It Might Not Be A Great Idea To Buy Permian Basin Royalty Trust (NYSE:PBT) For Its Next Dividend

By
Simply Wall St
Published
July 24, 2021
NYSE:PBT
Source: Shutterstock

Permian Basin Royalty Trust (NYSE:PBT) is about to trade ex-dividend in the next four days. The ex-dividend date is usually set to be one business day before the record date which is the cut-off date on which you must be present on the company's books as a shareholder in order to receive the dividend. The ex-dividend date is important as the process of settlement involves two full business days. So if you miss that date, you would not show up on the company's books on the record date. In other words, investors can purchase Permian Basin Royalty Trust's shares before the 29th of July in order to be eligible for the dividend, which will be paid on the 13th of August.

The company's next dividend payment will be US$0.021 per share. Last year, in total, the company distributed US$0.15 to shareholders. Looking at the last 12 months of distributions, Permian Basin Royalty Trust has a trailing yield of approximately 3.4% on its current stock price of $5.25. Dividends are a major contributor to investment returns for long term holders, but only if the dividend continues to be paid. We need to see whether the dividend is covered by earnings and if it's growing.

See our latest analysis for Permian Basin Royalty Trust

If a company pays out more in dividends than it earned, then the dividend might become unsustainable - hardly an ideal situation. Last year Permian Basin Royalty Trust paid out 98% of its profits as dividends to shareholders, suggesting the dividend is not well covered by earnings.

Click here to see how much of its profit Permian Basin Royalty Trust paid out over the last 12 months.

historic-dividend
NYSE:PBT Historic Dividend July 24th 2021

Have Earnings And Dividends Been Growing?

Businesses with shrinking earnings are tricky from a dividend perspective. Investors love dividends, so if earnings fall and the dividend is reduced, expect a stock to be sold off heavily at the same time. With that in mind, we're discomforted by Permian Basin Royalty Trust's 16% per annum decline in earnings in the past five years. Ultimately, when earnings per share decline, the size of the pie from which dividends can be paid, shrinks.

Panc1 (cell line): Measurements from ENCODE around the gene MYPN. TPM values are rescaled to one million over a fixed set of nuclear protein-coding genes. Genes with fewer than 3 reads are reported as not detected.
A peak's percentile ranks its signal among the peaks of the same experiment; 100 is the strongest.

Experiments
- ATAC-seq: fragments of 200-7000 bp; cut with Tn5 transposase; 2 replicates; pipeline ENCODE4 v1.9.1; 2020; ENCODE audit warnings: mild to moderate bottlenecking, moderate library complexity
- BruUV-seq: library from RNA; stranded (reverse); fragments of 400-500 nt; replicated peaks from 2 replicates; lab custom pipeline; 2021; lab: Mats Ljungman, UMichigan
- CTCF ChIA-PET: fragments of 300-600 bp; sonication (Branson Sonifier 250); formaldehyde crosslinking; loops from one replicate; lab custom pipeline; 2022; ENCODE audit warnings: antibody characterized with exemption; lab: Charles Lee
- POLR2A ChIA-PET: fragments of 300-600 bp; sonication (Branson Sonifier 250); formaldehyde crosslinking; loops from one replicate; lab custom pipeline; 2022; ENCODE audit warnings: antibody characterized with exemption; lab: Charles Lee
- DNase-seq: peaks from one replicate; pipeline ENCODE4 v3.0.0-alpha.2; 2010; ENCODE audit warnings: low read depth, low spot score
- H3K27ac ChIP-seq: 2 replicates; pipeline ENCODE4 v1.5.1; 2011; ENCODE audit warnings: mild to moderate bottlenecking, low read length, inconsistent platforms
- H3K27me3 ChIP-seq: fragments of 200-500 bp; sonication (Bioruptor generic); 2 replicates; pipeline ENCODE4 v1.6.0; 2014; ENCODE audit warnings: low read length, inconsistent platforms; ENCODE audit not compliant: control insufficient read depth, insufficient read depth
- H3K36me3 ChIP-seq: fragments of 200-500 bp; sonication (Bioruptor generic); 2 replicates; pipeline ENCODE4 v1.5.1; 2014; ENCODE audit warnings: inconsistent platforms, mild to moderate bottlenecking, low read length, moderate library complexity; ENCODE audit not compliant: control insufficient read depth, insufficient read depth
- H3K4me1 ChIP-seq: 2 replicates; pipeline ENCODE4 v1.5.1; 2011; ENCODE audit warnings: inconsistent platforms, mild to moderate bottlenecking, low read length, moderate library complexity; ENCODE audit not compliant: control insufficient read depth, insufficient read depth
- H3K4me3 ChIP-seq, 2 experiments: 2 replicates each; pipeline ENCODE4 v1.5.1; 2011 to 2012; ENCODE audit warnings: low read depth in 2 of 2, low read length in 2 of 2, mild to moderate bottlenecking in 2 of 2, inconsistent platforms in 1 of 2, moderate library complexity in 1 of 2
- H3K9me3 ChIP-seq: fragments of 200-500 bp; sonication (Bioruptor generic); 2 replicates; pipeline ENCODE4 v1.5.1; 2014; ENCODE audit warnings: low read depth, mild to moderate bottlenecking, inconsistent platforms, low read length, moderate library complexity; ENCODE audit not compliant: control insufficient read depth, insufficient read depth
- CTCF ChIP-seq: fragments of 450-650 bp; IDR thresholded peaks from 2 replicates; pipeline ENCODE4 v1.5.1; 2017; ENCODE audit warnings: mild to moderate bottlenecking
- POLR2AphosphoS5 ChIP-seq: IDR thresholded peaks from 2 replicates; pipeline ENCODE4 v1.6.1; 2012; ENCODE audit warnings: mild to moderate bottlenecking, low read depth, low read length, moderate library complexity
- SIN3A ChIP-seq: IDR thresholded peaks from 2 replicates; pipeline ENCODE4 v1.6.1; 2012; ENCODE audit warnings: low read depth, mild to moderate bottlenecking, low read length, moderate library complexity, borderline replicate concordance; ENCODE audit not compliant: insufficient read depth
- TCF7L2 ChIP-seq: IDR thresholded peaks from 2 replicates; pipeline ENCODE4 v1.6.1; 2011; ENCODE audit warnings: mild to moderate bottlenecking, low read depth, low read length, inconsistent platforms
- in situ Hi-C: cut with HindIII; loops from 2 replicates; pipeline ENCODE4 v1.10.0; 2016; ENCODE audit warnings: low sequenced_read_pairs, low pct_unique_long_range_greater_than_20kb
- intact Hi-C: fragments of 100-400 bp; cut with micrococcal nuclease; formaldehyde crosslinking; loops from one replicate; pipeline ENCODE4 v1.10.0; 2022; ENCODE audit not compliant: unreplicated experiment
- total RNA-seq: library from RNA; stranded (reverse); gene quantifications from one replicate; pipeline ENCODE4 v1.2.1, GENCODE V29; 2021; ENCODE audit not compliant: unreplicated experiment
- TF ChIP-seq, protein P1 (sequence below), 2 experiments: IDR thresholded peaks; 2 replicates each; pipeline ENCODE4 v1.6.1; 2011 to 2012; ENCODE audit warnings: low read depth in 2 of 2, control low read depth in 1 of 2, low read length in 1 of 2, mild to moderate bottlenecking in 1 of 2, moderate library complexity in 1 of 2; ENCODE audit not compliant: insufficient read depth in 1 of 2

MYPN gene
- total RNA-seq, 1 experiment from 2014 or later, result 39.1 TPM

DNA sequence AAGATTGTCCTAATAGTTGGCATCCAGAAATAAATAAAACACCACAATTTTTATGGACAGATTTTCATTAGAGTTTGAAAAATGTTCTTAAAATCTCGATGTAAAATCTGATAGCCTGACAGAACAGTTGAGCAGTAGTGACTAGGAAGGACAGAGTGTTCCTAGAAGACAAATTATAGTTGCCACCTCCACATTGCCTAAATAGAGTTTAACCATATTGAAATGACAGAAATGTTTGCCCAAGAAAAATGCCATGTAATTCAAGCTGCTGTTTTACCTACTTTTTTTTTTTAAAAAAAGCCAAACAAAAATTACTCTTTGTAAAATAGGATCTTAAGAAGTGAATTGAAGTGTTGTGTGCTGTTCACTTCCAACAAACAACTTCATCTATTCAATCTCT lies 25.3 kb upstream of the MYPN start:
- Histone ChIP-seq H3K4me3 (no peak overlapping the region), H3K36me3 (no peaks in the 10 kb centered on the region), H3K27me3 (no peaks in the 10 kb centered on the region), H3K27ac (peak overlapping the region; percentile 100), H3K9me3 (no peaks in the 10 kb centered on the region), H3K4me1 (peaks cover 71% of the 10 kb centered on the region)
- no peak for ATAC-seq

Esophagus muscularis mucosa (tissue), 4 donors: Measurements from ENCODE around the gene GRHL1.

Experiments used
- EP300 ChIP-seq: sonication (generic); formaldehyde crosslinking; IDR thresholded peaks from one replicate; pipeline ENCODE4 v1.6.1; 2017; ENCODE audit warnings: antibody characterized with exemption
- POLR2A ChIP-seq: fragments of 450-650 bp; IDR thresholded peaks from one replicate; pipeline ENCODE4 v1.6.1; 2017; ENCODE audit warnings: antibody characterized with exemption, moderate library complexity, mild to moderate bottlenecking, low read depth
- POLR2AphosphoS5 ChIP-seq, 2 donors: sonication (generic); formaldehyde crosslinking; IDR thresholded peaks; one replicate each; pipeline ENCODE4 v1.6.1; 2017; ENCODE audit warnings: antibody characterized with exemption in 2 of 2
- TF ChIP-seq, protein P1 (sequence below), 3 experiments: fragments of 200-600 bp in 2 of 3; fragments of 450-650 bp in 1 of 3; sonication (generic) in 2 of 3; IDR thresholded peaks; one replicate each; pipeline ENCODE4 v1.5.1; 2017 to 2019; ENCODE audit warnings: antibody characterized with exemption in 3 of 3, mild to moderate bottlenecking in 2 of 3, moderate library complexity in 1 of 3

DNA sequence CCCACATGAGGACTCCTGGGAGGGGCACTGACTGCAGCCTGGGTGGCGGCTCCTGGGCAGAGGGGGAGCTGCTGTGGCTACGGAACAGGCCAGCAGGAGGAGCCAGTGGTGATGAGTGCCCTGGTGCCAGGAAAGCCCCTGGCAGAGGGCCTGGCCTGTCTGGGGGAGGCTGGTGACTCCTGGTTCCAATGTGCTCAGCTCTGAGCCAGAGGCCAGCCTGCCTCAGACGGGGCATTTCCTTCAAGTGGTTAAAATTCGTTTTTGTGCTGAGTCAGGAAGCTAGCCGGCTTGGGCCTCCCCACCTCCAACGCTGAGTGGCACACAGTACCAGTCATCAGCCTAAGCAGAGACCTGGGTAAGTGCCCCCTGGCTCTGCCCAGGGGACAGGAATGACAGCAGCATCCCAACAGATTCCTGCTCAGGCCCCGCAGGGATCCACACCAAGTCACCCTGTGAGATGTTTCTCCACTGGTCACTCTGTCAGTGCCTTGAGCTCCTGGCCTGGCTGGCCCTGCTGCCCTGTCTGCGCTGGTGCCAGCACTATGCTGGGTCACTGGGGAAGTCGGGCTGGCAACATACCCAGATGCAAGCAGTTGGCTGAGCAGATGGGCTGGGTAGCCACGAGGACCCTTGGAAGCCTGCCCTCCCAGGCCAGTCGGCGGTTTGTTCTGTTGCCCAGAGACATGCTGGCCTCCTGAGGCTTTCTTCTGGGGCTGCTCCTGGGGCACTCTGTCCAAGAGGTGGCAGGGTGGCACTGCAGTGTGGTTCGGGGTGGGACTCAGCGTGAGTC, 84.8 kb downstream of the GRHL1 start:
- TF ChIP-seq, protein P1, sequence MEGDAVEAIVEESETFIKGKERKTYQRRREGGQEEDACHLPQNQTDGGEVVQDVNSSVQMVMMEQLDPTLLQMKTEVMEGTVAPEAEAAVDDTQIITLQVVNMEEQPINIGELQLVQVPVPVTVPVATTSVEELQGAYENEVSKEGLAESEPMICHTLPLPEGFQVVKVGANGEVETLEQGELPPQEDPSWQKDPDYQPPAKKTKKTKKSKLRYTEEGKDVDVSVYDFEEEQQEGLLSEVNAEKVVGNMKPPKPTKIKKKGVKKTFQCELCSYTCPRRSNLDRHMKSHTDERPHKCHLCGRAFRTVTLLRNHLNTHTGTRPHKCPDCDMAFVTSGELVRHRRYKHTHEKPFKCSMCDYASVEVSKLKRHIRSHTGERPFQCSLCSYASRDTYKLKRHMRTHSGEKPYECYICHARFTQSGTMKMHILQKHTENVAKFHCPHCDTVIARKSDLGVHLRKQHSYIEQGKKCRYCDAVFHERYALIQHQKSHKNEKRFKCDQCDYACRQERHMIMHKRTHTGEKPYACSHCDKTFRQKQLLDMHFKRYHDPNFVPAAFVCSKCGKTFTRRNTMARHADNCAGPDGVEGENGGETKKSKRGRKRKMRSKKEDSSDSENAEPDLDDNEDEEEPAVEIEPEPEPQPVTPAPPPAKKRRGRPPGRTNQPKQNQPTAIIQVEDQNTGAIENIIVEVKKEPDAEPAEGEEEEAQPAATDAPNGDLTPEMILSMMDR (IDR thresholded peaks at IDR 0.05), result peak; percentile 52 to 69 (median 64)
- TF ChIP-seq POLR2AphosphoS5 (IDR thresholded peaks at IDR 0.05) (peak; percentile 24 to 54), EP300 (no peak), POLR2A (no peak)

The main way most investors will assess a company's dividend prospects is by checking the historical rate of dividend growth. Permian Basin Royalty Trust's dividend payments per share have declined at 18% per year on average over the past 10 years, which is uninspiring. While it's not great that earnings and dividends per share have fallen in recent years, we're encouraged by the fact that management has trimmed the dividend rather than risk over-committing the company in a risky attempt to maintain yields to shareholders.

The Bottom Line

Is Permian Basin Royalty Trust worth buying for its dividend? Earnings per share are in decline and Permian Basin Royalty Trust is paying out what we feel is an uncomfortably high percentage of its profit as dividends. Generally we think dividend investors should avoid businesses in this situation, as high payout ratios and declining earnings can lead to the dividend being cut. These characteristics don't generally lead to outstanding dividend performance, and investors may not be happy with the results of owning this stock for its dividend.

Although, if you're still interested in Permian Basin Royalty Trust and want to know more, you'll find it very useful to know what risks this stock faces. Be aware that Permian Basin Royalty Trust is showing 3 warning signs in our investment analysis, and 1 of those can't be ignored...

A common investment mistake is buying the first interesting stock you see. Here you can find a list of promising dividend stocks with a greater than 2% yield and an upcoming dividend.

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This article by Simply Wall St is general in nature. It does not constitute a recommendation to buy or sell any stock, and does not take account of your objectives, or your financial situation. We aim to bring you long-term focused analysis driven by fundamental data. Note that our analysis may not factor in the latest price-sensitive company announcements or qualitative material. Simply Wall St has no position in any stocks mentioned.
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